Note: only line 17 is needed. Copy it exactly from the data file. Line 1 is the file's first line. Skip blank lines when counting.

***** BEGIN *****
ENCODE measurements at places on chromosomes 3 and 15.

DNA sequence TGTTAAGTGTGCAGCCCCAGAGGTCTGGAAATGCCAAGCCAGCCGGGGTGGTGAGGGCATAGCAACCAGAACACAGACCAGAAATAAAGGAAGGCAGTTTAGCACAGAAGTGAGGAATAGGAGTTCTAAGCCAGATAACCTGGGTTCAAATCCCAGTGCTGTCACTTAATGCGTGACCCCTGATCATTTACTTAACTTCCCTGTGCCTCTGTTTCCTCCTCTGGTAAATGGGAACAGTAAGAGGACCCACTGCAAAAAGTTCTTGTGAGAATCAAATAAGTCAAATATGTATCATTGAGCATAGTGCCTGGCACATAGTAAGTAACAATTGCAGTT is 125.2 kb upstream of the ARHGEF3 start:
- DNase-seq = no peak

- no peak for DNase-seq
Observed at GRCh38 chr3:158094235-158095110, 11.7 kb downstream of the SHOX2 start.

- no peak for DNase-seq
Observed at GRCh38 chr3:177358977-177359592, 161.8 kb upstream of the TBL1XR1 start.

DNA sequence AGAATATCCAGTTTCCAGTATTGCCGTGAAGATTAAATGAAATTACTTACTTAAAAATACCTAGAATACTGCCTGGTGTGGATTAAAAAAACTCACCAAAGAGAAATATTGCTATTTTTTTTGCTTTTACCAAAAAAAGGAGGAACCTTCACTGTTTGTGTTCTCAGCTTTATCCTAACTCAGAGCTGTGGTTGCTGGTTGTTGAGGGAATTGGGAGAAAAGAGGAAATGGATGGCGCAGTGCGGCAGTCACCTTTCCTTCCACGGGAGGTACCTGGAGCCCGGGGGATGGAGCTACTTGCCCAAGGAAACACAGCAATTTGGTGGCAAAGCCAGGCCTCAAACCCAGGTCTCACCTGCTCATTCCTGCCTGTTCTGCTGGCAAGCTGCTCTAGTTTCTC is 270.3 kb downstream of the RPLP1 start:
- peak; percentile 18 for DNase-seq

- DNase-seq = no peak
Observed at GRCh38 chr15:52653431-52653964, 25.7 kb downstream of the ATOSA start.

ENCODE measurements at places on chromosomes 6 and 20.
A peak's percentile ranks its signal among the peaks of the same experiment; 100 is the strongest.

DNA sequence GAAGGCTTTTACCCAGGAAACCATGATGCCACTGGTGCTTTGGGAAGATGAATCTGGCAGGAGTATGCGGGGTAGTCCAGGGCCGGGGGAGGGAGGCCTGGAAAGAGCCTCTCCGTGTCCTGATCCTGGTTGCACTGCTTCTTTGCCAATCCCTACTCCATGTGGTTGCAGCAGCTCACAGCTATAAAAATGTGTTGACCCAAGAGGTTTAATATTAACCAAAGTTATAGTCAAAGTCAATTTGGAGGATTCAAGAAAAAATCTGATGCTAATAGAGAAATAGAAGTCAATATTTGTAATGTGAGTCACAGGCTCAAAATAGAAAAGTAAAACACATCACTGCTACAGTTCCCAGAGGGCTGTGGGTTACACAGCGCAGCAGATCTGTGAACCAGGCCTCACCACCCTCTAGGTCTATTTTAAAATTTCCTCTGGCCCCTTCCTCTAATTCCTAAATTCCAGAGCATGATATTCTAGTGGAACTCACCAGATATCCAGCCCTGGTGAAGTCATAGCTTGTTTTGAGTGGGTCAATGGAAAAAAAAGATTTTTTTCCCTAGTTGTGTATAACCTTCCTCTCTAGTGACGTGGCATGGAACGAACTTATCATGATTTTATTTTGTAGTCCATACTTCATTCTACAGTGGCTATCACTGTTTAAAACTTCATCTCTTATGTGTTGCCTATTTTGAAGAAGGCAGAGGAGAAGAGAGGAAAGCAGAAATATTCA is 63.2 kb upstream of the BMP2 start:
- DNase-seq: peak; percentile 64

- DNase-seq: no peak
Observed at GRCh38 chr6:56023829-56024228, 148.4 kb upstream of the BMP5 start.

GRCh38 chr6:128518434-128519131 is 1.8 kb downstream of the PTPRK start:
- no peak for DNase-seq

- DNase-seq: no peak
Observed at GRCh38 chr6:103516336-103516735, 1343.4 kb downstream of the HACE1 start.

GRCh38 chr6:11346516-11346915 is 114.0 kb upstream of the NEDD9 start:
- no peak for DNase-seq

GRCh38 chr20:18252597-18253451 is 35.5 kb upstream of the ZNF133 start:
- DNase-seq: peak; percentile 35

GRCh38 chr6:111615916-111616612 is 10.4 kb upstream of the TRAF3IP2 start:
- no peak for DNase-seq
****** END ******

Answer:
Observed at GRCh38 chr6:56023829-56024228, 148.4 kb upstream of the BMP5 start.